General Motors Tuesday launched its battery-powered Chevrolet Volt and a major hiring program to ramp up production of green vehicles.
GM said it would add 1,000 engineers and researchers in Michigan over the next two years, beginning Tuesday, in a drive to develop next-generation electric vehicles beyond the Volt.
"GM is going to lead the industry in the adoption of various vehicle electrification technologies, whether its electric vehicles with extended-range capability, like the Chevrolet Volt, or the recently introduced eAssist technology that will debut on the 2012 Buick LaCrosse," GM chief executive Dan Akerson said.
"We want to give our customers energy choices other than petroleum and to make the automobile part of the solution when it comes to the environment," he added, speaking at an event at Detroit-Hamtramck Assembly, where the Volt is put together.
Akerson also said GM is studying whether to expand production beyond the 45,000 units the company plans to build in 2011.
"My sense is there is going to be a lot of demand for this vehicle," he said.
Announced in 2007, the Chevrolet Volt is an electric vehicle with an extended driving range of up to 375 miles (603 kilometers), based on US Environmental Protection Agency estimates.
For the first 35 miles (56 kilometers), the Volt can drive gasoline- and tailpipe-emissions-free using a full charge of electricity stored in its 16-kWh lithium-ion battery, the company says.
When the battery runs low, a gasoline-powered engine/generator kicks in to extend the driving range another 340 miles (547 kilometers) on a full tank.
The first Volt made in regular production will go to the company's museum, said Mark Reuss, president of GM North America.
The first Volt available for retail sale was put on the auction block at a starting bid of 50,000 dollars, including a charging station and a home installation.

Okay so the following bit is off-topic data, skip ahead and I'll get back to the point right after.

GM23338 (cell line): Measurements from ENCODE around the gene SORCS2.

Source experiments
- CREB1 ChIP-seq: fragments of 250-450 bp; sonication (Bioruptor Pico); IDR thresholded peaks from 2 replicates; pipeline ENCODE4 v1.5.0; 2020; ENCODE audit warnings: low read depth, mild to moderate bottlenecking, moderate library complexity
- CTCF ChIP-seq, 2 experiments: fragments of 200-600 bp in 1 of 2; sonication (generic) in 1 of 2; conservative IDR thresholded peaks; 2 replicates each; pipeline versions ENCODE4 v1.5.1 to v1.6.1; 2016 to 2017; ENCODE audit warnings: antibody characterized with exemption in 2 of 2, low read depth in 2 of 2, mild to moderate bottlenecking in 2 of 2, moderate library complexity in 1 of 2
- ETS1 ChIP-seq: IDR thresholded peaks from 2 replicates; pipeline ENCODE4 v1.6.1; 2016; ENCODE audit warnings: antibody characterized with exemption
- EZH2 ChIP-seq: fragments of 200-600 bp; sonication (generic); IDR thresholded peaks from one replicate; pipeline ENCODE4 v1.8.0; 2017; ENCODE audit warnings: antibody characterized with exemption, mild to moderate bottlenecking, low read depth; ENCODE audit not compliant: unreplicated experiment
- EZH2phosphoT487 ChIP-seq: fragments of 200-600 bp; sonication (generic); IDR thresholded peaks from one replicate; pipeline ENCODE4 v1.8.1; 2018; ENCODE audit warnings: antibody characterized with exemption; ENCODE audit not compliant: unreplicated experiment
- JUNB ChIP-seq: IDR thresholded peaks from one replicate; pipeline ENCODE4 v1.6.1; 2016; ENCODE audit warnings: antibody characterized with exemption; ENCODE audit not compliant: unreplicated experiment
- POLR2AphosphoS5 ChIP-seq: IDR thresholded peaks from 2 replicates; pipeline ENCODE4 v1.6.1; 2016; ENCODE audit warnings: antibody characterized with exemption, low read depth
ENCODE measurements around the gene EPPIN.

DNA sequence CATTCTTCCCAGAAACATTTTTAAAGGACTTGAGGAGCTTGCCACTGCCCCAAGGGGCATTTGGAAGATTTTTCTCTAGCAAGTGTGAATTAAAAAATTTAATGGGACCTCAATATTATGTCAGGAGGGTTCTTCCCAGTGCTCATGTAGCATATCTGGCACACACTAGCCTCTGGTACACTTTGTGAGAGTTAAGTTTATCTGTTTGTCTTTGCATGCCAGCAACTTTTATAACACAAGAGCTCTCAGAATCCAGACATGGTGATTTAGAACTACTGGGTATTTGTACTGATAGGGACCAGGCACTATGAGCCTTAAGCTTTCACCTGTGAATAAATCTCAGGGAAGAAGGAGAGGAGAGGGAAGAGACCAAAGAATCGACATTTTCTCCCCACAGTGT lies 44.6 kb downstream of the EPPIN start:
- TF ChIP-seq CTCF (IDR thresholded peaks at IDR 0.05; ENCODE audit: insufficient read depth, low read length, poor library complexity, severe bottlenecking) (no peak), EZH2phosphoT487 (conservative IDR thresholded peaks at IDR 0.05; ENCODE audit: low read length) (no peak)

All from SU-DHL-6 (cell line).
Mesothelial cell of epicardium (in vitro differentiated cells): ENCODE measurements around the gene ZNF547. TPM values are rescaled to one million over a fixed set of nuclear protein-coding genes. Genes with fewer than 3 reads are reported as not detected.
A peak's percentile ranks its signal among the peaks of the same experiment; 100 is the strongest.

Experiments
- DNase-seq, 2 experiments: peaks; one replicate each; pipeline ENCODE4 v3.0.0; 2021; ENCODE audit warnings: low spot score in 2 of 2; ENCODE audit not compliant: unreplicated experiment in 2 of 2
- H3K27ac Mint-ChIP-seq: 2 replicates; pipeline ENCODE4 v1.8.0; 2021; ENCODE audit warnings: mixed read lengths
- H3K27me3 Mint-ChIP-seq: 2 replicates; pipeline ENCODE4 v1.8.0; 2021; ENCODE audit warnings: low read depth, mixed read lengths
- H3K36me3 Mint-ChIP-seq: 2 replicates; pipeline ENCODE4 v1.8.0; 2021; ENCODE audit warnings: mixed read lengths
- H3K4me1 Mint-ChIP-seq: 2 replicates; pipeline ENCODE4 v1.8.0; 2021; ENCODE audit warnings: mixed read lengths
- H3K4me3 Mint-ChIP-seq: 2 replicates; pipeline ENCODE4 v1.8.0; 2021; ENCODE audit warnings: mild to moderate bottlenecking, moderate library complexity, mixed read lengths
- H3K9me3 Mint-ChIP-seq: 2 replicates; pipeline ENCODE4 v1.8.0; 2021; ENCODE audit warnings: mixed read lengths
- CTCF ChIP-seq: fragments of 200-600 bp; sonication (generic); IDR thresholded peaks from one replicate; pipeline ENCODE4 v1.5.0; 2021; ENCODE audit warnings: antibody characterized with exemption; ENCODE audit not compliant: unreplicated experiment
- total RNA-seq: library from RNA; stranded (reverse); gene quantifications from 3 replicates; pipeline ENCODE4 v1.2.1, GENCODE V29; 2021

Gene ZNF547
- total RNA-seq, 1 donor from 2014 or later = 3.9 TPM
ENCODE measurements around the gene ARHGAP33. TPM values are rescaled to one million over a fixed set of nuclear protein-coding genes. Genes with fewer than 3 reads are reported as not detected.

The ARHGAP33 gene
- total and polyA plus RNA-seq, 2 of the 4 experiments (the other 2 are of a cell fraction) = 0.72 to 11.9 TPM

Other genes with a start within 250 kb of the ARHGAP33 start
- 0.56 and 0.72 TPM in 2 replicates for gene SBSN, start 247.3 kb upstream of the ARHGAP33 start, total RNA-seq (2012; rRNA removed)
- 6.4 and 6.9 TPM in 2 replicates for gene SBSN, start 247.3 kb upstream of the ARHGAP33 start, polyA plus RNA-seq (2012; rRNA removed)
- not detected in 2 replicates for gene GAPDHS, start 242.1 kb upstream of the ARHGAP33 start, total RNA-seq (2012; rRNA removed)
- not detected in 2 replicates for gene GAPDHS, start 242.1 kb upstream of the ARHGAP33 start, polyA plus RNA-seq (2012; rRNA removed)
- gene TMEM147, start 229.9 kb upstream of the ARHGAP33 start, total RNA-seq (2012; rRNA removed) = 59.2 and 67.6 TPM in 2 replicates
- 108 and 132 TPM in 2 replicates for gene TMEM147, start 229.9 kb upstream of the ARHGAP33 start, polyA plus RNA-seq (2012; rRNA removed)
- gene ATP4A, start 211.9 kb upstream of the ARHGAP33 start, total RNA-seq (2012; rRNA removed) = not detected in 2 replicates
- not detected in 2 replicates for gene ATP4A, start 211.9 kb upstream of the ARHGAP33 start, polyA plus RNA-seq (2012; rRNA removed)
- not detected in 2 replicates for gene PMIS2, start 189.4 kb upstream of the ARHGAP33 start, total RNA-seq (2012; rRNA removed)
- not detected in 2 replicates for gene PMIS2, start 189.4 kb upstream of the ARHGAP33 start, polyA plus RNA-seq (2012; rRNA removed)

Reuss said the proceeds would benefit math and sciences education in the hard-hit public schools of Detroit, struggling to recover from a recession that threatened to wipe out the US auto industry. The winner is to be announced December 16.
Reuss said the first Volts were ready for distribution to customers in Michigan, California, New York, New Jersey, Connecticut, Texas and the US capital of Washington.
GM, the largest US automaker, recently launched a massive share offering that highlights its new traction after a government-backed bankruptcy restructuring.
Akerson said the initial public offering (IPO) of GM stock was a great success as it raised more than 23.7 billion dollars for principal shareholders.
The principal shareholders will determine whether additional GM shares are put up for sale, he said.
GM's return to public trading on November 18 marked a dramatic turnaround for the embattled company.
Amid skyrocketing debt and plummeting sales, GM had been forced into bankruptcy protection in June 2009, as it got a 50-billion-dollar government bailout.
The IPO lowered the government stake in the company below 50 percent and recouped 11.7 billion dollars for US taxpayers.
Coinciding with the return to Wall Street, Green Car Journal on November 18 named the Chevrolet Volt the Green Car of the Year, the first electric vehicle to win the award.
The Volt also was named by AUTOMOBILE Magazine as the 2011 Automobile of the Year.
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